LO: And it does kind of bring to mind the mobile device management side of things and how important that is right now, with more remote workers being deployed in the workforce. So and you know, what kind of stuck out to me too is a lot of the different types of malware that you guys have discovered do have built in features that are meant to target remote workers like I know, for instance, that the TrickBot malware had recently added a module that was built for brute forcing Remote Desktop protocol accounts. So those are usually used by tech support for troubleshooting or by telecommuting workers.
So, you know, a lot of these malware strains seem like they are kind of looking to tap into this remote workforce. Now, from your standpoint, are you seeing these malware types using kind of spray and pray tactics where they’re pushing out the attack and victims on home networks just happened to kind of fall prey? Do you think that these these attacks are more targeted and are actively sniffing out victims that are on kind of unprotected networks?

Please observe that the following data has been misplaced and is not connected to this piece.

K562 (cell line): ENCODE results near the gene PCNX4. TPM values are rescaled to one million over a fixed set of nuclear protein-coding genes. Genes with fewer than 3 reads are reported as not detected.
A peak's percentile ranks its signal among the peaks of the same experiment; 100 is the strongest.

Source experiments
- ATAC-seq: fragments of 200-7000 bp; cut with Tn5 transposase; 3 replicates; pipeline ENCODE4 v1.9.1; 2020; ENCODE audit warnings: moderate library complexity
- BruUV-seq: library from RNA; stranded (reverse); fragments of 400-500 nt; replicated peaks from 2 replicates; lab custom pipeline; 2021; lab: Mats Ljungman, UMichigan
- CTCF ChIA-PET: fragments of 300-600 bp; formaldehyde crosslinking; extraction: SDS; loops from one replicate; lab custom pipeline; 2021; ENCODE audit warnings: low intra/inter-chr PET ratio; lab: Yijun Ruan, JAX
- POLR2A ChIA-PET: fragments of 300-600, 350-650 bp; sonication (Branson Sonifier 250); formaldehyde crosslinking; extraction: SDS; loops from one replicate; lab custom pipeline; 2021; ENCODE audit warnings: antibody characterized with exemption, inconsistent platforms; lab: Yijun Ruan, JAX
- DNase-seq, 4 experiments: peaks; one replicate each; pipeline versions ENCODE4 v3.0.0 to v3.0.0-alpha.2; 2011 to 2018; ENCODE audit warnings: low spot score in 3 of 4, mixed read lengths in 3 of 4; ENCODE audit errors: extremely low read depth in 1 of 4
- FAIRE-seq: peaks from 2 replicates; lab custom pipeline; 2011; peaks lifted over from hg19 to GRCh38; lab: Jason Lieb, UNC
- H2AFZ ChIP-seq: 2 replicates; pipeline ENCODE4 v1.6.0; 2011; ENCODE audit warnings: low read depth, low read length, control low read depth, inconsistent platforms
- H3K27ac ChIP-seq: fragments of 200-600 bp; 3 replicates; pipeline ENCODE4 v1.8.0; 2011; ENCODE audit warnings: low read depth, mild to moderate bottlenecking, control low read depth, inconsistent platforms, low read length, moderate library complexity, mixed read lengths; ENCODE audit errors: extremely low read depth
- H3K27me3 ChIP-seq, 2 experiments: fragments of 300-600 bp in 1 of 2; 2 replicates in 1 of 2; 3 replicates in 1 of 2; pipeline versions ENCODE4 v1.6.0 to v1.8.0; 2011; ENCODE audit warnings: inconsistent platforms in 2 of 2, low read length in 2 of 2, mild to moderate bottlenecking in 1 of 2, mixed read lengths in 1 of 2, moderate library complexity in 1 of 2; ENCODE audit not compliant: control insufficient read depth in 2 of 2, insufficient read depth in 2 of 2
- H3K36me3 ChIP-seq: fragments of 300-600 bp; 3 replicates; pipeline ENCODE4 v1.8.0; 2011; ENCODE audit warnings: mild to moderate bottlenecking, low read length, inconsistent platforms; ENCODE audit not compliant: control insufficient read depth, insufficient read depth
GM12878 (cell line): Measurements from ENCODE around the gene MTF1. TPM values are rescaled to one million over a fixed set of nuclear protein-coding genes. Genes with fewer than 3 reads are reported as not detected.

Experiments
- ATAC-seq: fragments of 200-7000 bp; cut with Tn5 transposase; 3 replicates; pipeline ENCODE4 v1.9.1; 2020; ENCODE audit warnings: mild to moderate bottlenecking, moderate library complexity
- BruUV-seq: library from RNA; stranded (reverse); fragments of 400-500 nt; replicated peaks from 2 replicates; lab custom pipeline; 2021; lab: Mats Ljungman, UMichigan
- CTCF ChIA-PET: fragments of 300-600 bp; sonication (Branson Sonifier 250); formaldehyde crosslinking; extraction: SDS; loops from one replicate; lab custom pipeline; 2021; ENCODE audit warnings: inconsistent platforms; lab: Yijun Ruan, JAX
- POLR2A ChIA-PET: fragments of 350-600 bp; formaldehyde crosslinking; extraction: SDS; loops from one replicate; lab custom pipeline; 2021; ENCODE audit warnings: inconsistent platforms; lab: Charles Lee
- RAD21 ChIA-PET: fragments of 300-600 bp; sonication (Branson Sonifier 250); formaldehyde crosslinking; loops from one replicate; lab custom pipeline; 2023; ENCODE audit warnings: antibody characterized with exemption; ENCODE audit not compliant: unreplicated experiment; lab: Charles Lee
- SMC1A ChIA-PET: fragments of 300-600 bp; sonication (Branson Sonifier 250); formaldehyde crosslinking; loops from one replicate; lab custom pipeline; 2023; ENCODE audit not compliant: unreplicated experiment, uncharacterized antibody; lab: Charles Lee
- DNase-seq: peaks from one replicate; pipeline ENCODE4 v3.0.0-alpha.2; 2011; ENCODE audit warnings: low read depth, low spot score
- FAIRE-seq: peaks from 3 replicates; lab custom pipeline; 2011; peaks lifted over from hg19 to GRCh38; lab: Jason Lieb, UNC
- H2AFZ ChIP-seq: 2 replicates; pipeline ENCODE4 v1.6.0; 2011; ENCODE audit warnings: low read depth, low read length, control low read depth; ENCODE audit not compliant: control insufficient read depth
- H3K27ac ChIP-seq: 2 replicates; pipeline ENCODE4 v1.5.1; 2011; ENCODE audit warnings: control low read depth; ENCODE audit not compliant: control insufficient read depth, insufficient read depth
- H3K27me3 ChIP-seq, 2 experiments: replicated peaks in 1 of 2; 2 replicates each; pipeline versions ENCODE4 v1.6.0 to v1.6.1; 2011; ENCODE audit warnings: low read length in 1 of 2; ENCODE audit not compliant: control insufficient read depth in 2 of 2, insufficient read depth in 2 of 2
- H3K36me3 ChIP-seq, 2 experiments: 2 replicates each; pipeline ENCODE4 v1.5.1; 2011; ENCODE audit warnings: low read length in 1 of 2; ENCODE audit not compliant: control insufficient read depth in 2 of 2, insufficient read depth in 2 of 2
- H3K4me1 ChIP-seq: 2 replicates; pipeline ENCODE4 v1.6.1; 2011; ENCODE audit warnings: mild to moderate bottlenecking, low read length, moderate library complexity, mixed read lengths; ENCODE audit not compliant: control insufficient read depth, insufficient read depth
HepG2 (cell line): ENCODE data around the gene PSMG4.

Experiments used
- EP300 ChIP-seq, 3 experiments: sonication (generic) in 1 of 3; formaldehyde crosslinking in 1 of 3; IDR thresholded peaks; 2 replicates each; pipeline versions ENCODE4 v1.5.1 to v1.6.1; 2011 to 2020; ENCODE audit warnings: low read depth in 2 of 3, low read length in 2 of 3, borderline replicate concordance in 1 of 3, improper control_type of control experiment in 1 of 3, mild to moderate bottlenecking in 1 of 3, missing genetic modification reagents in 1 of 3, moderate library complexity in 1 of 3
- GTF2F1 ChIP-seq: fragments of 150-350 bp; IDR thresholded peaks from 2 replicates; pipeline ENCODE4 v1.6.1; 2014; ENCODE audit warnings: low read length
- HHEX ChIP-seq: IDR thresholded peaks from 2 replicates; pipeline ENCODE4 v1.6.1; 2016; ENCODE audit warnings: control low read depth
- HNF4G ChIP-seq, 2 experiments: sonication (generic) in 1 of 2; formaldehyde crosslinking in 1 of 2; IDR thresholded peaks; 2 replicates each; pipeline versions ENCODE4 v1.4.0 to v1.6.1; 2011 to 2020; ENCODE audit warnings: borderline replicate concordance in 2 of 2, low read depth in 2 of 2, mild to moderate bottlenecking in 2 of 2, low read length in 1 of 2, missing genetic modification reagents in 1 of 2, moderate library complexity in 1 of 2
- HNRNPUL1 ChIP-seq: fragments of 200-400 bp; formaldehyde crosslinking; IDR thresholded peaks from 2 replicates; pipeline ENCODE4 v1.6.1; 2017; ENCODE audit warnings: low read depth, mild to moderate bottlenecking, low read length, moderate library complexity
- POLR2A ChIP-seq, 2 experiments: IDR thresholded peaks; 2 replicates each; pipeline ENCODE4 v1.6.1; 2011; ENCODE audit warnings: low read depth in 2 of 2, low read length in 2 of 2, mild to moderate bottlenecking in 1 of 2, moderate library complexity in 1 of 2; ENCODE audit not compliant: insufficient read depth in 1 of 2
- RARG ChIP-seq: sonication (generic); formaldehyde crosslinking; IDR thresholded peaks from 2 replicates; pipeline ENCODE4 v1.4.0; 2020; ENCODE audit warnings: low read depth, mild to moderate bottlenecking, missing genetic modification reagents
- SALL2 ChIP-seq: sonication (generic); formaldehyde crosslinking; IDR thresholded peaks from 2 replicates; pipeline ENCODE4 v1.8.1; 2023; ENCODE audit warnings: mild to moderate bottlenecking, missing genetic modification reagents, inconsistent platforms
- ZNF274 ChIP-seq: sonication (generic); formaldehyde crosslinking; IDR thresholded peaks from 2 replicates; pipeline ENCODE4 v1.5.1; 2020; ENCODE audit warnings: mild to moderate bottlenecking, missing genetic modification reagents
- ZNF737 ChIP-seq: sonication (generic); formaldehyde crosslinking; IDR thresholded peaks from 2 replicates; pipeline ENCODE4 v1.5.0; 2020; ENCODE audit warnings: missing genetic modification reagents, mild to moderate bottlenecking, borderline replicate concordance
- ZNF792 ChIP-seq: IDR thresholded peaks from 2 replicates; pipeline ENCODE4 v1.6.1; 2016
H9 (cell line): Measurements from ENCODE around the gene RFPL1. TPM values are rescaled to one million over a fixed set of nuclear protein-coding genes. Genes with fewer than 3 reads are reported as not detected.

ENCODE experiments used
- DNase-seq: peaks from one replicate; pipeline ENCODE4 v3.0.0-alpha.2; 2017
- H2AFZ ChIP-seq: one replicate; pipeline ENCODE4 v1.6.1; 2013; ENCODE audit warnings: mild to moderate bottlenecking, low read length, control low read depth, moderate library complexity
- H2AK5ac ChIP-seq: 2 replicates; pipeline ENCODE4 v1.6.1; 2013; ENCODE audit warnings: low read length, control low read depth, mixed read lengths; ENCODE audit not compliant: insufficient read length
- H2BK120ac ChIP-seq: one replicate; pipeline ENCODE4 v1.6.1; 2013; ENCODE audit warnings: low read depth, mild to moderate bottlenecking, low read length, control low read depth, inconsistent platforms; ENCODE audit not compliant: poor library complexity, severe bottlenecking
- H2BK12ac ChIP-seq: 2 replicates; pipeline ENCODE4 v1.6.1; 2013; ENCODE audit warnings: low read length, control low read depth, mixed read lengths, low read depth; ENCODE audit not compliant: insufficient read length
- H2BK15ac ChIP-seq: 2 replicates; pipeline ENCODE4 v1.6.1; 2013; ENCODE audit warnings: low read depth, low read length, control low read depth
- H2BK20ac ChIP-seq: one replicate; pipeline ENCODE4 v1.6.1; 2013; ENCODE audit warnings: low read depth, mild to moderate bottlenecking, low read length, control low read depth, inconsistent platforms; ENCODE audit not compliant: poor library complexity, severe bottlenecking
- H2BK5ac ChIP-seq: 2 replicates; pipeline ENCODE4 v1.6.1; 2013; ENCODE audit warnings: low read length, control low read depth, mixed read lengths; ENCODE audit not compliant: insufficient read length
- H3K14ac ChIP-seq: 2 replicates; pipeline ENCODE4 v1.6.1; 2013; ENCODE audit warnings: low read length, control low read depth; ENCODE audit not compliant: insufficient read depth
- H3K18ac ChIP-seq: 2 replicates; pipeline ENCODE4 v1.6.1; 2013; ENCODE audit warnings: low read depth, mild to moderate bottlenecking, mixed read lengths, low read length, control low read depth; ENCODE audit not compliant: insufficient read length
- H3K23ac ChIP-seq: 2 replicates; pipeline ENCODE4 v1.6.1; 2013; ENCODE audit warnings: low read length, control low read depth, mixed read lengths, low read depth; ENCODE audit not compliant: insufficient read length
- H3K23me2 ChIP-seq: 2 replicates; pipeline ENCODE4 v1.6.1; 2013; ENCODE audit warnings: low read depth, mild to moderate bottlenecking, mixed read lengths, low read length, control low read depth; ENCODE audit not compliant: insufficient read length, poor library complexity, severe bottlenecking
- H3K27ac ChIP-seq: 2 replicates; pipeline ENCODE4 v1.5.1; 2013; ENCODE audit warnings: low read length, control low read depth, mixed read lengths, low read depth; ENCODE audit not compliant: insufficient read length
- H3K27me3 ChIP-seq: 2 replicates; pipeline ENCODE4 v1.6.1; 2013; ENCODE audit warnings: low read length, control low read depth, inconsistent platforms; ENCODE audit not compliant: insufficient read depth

DD: No, that’s a good question. So if you if you look at the different credential stuffing attacks, just like TrickBot, and a number of others that are taking advantage of, you know, RDP services exposed on company networks, right, that’s another component actually, that we used to factor into when we measure security performance. Those are, I think, actually probably end up being quite more effective against corporate networks than they are against consumer networks from those credential stuffing type attacks. And when I say that, these attacks are traditionally carried out by these actors taking advantage of all this all these credentials, these usernames and passwords. Now, quite easily available on the internet because of breached companies, right, you know, you see services like Have I Been Pwned, trying to compile them and alert people that their credential has been stolen, to convince them and encourage them to change their password associated them.